“We’re happily giving away our credit card information to people and yet we lock up our bicycles,” says artist William Betts.
Sunbathers enjoying a midday tan, friends goofing off in a pool, a few swimmers hanging by the rocks… these idyllic images take on an entirely different meaning when presented by painter William Betts. In his new show, SPLASH, up until mid-July at Margaret Thatcher Projects, Betts uses photography at a distance to capture his subjects at play, and then converts those images into pointillated works using a CNC machine. The result is a happy moment captured through a hidden lens, in which the artist calls into question everything we take for granted while out enjoying a sunny day. Phoning in from his home in sunny Miami Beach, Betts tells us about the illusion of privacy and mixing the mundane, the cheerful, with the sinister.
Betts describes the foundation of his work, since 2004, as being technology-based, “using machines and computer-controlled painting apparatuses that I designed and built to make my paintings. And my subject matter has primarily been different aspects of surveillance and a technology-based way of seeing things.” With the work, Betts dives into “issues of privacy and personal liberty haven’t really been resolved yet. It’s kind of an ongoing dialogue.”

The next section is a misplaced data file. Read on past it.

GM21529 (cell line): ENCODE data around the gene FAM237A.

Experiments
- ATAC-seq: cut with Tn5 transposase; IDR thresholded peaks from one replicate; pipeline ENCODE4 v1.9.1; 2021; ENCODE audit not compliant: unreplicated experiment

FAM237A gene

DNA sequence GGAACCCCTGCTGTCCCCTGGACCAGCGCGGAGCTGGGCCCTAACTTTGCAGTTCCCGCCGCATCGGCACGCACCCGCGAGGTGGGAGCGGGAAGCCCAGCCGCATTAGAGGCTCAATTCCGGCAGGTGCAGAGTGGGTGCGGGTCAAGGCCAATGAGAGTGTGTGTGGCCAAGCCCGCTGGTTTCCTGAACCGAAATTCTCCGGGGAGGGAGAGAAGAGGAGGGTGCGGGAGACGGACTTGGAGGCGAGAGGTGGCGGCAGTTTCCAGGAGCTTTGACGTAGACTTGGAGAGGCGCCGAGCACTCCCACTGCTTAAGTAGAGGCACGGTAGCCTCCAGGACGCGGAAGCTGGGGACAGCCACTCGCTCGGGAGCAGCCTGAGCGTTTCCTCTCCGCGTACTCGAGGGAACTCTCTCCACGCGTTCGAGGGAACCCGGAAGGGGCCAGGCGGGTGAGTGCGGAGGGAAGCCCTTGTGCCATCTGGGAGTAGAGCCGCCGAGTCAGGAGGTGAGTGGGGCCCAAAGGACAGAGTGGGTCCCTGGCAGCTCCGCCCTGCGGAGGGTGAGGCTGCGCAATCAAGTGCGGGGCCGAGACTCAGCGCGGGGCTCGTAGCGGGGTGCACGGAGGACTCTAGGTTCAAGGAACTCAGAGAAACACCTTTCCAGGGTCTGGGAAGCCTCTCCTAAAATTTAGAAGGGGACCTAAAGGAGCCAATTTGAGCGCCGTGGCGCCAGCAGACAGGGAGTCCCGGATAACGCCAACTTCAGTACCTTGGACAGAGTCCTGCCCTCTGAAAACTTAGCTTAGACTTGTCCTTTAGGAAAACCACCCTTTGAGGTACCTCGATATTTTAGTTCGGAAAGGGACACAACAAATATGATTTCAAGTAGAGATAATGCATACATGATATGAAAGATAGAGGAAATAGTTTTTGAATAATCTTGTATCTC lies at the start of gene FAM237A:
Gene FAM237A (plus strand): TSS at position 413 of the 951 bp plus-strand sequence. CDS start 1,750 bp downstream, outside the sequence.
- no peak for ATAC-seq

Betts says SPLASH is about “the idea of privacy, how everywhere we are we’re kind of on camera somewhere. I liked the idea of swimming pools and beaches because they're places where we make ourselves very vulnerable. We’re virtually naked. And we’re playing around, having a great time, but from a physical standpoint we’re very vulnerable. And yet we also make exceptions of privacy. It’s kind of a metaphor for how we treat our privacy. It’s kind of carefree and we take it very casually. I find the idea of using beaches and pools as a wonderful metaphor for the way we’re happily giving away our credit card information to people and yet we lock up our bicycles. That’s kind of a strange thing to me.”
The placement of the viewer and the artist in these works is extremely important to Betts. “Most of the paintings have a vantage point that’s a hundred yards off, that’s kind of remote. I feel that’s a very personal vantage point. As an artist I’m seeing things from a certain distance. To me that speaks to this very subtle alienation that we all feel, that’s a quiet undercurrent to all these technologies.”
Betts plays with the clash between voyeurism and recreation. “There is a distance to it,” he explains, “there is a removal. And when I see the show, when I walk through the show, there’s a little creepy factor to it. But I don’t want that to be overwhelming. There is this omnipresence now of cameras, of people taking pictures everywhere. I really want to explore that a little bit because on the one hand it’s very approachable, and some of that feeling may get lost because of how approachable [the paintings are], but to me these issues are pretty deep and pretty serious.”